Two Guys Arguing

tour de mario – jumping

Posted in ai, challenge, java, mario by youngnh on 08.10.09

My co-blogger Ben and I are working on an entry for the Mario AI Competition 2009. The idea is to develop a Java program that simulates button presses to guide Mario through randomly generated levels of increasing difficulty. The competition is aimed at exploring Artificial Intelligence methods in gaming, but before Ben and I can even get to that, I think a short tour of the code we will be working with is in order.

Jumping is key in Mario. Maybe more precisely, landing is key. Controlling where you land will stomp an enemy or clear a gap. Jumping is easy, landing is hard.

Since this is so integral, let’s take a look at the code that makes Mario tick.

The class ch.idsia.mario.engine.sprites.Mario controls Mario’s behavior.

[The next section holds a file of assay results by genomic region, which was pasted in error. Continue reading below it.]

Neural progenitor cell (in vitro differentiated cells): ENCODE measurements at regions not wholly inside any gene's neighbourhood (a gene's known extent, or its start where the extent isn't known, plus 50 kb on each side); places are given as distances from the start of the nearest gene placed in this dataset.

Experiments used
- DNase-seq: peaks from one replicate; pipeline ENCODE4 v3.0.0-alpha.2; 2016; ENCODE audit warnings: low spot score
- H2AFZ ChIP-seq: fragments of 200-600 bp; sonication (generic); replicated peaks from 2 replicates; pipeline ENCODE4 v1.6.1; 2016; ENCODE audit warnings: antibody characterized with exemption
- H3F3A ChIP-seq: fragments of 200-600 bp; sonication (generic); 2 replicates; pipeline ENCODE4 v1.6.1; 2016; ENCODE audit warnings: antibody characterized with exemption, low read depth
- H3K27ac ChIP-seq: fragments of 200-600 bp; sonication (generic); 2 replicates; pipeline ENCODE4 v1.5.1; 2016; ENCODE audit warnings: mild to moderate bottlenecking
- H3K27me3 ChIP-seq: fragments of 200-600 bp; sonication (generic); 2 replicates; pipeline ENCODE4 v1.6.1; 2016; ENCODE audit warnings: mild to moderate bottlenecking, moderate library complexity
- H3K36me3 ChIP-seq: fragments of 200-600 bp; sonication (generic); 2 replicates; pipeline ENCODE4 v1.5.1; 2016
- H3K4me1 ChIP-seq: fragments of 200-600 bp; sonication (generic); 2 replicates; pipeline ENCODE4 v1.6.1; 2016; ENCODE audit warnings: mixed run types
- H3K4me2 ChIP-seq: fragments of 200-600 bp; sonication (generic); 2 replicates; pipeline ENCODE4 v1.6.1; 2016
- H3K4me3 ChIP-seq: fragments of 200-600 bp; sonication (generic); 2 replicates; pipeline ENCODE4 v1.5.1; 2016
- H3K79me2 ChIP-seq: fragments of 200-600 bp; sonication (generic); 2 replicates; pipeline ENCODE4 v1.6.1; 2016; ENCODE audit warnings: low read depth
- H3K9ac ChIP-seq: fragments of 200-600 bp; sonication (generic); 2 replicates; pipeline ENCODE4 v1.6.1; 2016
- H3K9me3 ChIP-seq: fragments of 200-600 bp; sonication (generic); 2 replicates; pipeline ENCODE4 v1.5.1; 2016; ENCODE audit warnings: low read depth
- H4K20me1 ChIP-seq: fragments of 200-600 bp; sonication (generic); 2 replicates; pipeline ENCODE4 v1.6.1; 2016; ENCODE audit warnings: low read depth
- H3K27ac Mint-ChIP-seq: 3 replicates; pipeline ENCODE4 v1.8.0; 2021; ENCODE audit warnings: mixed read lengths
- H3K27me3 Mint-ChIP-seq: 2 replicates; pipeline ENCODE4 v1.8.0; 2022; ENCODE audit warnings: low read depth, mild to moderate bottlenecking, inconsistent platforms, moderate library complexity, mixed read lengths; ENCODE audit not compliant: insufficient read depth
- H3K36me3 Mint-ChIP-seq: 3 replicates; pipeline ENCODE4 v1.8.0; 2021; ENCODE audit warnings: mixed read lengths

The tick() method of Mario’s superclass, Sprite is called once for every frame of the game, 24/sec. tick() is pretty simple, it just calls move(), which Mario happens to implement.

The move() method has a lot of code in it — 224 lines — but at it’s core, it just sets the xa and ya variables — x-acceleration and y-acceleration — and then uses them to increment Mario’s current x and y position variables.

move() starts on line 156, but doesn’t start doing anything we’re interested in until line 211:

        float sideWaysSpeed = keys[KEY_SPEED] ? 1.2f : 0.6f;

Mario moves horizontally at a rate 0.6 per frame at normal speed and 1.2 when the SPEED key is pressed.